While some MPs have kept their cabinet positions, some heavy hitters have been moved to new portfolios.
The biggest shift involved Chrystia Freeland, arguably Trudeau’s strongest cabinet performer, who stickhandled tempestuous NAFTA negotiations with a mercurial Donald Trump administration in the United States.
Freeland, who has roots in Alberta although she represents a downtown Toronto riding, took on the pivotal role in bridging the divide between the federal Liberal government and irate conservative-led provinces, including Ontario and in the West, as deputy prime minister and minister in charge of a beefed-up intergovernmental affairs department, to be renamed domestic affairs.
Francois-Philippe Champagne has left his current post at Infrastructure to take over from Freeland at Foreign Affairs.
Jonathan Wilkinson, currently fisheries minister, has moved to Environment. He’ll be tasked with squaring the circle of satisfying the majority of Canadians who voted for parties that support stronger action on climate change and simultaneously satisfying the majority who voted for parties that support expansion of the Trans Mountain pipeline to take Alberta oilsands crude to the B.C. coast for export overseas.
Although he represents a British Columbia riding, Wilkinson was born and raised in Saskatchewan, where he once worked for Roy Romanow’s NDP government. His Saskatchewan roots might help him address anger in that province over the federal Liberals’ climate policies.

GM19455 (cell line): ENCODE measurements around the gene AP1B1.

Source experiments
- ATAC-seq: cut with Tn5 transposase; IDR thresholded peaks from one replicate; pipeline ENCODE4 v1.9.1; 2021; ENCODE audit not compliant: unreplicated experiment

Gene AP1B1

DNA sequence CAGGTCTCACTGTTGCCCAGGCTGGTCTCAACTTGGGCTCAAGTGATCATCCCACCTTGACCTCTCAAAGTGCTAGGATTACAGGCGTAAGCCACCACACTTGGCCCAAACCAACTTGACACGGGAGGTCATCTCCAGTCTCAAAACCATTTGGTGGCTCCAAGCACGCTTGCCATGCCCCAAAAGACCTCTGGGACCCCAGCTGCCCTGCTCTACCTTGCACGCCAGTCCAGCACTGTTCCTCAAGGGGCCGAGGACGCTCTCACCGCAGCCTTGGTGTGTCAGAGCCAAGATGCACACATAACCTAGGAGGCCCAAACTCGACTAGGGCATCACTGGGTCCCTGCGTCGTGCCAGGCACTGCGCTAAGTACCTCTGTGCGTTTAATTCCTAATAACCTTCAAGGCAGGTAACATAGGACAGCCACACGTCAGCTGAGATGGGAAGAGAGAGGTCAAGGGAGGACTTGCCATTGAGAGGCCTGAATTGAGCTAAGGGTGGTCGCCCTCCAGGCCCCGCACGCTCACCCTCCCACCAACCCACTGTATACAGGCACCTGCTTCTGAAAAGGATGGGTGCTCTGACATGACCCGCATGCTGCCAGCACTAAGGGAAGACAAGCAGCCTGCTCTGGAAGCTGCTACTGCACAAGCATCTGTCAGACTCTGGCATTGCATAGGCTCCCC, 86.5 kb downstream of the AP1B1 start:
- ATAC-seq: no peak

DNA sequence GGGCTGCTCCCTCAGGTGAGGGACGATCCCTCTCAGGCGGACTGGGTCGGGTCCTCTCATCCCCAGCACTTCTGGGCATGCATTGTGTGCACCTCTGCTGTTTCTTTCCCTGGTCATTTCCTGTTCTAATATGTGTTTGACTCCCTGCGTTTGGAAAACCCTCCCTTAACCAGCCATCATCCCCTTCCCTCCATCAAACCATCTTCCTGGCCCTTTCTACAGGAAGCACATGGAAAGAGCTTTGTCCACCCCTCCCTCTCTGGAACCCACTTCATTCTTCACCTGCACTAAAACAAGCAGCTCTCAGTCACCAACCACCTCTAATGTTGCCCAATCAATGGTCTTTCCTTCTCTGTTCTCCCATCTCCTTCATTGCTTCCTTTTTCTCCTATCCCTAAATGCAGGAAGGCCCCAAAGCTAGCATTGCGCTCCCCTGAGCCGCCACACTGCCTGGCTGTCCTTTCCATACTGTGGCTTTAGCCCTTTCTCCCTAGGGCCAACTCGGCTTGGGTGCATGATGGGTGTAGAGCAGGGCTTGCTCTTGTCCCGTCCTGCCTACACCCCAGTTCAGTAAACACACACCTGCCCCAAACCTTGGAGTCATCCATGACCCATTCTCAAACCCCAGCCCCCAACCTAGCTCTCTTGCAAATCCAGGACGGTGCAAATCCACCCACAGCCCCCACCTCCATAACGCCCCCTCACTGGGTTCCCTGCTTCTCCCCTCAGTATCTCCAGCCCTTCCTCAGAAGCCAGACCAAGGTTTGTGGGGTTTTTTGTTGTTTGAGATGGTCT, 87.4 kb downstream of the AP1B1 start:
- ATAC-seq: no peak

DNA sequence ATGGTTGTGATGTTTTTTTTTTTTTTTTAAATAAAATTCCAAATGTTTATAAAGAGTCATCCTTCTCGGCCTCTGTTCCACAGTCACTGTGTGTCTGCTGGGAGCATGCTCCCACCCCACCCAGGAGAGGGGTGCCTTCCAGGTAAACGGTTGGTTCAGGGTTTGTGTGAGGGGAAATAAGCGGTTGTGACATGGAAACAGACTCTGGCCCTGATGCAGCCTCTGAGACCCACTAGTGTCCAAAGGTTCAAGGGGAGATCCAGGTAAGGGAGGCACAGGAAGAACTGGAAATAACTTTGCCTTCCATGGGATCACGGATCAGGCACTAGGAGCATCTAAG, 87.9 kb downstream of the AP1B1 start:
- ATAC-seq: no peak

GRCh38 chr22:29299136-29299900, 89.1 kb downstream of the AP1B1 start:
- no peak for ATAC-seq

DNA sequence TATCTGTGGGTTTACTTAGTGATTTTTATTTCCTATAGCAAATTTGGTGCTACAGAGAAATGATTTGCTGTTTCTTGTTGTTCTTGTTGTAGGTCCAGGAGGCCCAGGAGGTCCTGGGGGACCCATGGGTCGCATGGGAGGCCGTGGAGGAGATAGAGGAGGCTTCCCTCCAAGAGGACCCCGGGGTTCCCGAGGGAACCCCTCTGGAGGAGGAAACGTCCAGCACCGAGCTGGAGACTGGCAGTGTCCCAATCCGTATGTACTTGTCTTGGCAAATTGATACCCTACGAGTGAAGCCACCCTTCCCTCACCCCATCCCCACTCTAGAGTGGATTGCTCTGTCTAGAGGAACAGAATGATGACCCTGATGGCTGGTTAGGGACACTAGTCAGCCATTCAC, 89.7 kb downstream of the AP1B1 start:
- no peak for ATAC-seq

Nova Scotian Bernadette Jordan, currently rural economic development minister, will take over Fisheries from Wilkinson.
Catherine McKenna moves to ministry of infrastructure and communities.
Forget the theatricality and sunny optimism of 2015.
Adoring crowds thronged the grounds of Rideau Hall, cheering as the new Liberal prime minister and his gender-equalteam of fresh-faced ministers paraded triumphantly up the curving drive to the governor general’s residence, serenaded by bagpipes.
This time, there was no open invitation to the public to attend the official launch of Trudeau’s second mandate and watch on large screen TVs set up on the grounds of Rideau Hall as ministers took their oaths of office.
Ministers arrived individually for the ceremony and made themselves available briefly afterwards to speak with reporters — the traditional, relatively low-key way cabinet shuffles are conducted.
The more sober approach is a reflection of the sobering circumstances in which the governing party finds itself, reduced to a minority of seats in the House of Commons. It survived a bruising campaign that diminished Trudeau’s stature as a champion of diversity amid long-ago photos of him posing in blackface and left the Liberals shut out entirely in Alberta and Saskatchewan, where talk of western separatism has gotten louder since the Oct. 21 vote.
Trudeau has taken a full month since winning re-election to put together his new cabinet, twice as long as he took in 2015.
Like cabinets during his first mandate, this one will have an equal number of men and women and will attempt to balance various regional, ethnic and religious considerations.
Trudeau has tapped Montreal MP Pablo Rodriguez as government House leader for the crucial task of ensuring that government legislation passes with the support of at least one opposition party.
Newcomer Steven Guilbeault, a prominent Quebec environmentalist, took over from Rodriguez at Canadian Heritage.